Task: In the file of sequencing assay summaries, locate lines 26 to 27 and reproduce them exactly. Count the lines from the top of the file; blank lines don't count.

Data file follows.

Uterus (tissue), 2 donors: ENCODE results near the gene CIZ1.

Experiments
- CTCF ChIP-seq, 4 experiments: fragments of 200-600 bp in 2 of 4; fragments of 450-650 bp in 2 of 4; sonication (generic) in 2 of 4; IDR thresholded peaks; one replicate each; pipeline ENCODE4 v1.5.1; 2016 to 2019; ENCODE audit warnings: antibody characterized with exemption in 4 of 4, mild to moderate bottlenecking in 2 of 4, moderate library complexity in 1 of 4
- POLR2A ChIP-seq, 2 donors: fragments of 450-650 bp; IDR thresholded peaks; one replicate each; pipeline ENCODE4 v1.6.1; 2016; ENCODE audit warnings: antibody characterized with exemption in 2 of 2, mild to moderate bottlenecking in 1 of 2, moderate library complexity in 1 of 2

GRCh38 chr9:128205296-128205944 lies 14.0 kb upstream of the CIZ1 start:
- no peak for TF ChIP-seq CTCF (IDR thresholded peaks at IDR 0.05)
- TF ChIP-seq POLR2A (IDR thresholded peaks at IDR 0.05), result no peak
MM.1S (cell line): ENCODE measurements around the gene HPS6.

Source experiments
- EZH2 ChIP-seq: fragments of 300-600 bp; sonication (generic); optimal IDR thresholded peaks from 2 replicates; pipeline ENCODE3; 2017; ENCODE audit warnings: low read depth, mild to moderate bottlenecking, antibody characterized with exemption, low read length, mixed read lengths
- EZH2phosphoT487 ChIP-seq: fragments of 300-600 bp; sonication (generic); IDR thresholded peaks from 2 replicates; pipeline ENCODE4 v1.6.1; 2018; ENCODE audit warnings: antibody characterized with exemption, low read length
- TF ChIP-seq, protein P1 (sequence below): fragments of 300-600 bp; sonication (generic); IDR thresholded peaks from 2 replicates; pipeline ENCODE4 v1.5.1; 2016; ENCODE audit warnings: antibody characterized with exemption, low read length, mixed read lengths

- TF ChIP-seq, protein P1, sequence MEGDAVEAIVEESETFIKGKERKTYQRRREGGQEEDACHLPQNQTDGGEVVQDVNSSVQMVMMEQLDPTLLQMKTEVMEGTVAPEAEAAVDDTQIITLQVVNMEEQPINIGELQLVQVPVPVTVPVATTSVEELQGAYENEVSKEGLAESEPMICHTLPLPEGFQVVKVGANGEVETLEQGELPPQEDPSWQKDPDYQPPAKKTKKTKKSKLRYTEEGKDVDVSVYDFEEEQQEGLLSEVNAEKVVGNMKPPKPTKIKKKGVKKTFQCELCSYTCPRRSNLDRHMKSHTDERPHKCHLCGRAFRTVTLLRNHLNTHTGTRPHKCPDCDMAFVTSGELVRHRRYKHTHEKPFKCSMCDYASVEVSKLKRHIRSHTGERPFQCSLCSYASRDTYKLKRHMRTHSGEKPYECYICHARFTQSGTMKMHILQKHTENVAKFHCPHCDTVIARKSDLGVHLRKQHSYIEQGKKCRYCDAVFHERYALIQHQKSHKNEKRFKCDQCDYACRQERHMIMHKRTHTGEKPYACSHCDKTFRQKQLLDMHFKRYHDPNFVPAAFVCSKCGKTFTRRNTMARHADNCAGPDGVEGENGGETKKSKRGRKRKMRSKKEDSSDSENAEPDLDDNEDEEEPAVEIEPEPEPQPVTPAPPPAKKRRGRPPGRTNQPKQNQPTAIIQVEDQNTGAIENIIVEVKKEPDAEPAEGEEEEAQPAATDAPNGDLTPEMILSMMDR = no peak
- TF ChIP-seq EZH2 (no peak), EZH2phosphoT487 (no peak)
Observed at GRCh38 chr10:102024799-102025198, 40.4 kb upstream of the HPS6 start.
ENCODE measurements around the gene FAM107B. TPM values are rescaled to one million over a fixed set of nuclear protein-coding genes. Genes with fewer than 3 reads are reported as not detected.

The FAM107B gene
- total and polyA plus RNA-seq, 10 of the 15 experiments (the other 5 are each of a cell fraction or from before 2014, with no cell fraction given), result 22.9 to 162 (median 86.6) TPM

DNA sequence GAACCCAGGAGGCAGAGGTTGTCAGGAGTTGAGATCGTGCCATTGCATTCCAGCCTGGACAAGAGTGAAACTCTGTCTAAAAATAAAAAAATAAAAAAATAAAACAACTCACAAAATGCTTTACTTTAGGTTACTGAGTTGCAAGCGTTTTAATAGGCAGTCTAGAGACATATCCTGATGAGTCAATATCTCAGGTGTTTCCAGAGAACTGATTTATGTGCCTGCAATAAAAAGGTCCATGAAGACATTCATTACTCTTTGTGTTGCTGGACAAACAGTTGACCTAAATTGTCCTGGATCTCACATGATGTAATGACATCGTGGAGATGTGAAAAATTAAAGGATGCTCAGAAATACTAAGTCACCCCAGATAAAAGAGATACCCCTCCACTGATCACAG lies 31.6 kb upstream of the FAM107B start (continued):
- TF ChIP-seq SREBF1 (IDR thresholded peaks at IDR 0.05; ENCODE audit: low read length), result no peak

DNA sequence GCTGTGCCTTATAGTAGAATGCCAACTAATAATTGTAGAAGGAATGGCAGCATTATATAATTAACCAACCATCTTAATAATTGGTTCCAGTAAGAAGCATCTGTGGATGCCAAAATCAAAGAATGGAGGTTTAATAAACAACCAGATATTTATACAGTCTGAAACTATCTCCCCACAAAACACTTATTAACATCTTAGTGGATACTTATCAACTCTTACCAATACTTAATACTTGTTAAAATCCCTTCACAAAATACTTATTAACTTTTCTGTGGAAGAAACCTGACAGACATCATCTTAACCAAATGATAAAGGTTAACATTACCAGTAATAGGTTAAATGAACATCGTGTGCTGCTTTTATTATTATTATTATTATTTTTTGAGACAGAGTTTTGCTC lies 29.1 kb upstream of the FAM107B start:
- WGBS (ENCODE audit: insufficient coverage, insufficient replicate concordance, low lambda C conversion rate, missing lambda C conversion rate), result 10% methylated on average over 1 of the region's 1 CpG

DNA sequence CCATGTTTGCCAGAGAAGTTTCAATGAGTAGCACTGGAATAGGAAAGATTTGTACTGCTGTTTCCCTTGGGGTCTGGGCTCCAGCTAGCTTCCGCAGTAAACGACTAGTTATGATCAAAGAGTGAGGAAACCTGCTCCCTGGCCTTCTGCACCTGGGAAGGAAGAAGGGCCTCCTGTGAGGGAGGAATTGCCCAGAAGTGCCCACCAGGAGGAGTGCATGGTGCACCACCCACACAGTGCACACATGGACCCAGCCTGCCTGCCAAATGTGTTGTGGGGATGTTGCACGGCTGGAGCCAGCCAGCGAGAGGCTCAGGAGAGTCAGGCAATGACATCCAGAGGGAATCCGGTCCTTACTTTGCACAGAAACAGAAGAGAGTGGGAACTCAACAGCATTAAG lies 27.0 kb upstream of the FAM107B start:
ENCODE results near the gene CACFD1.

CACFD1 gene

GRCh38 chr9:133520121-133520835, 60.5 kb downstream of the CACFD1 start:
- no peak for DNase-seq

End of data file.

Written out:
GRCh38 chr9:133520121-133520835, 60.5 kb downstream of the CACFD1 start:
- no peak for DNase-seq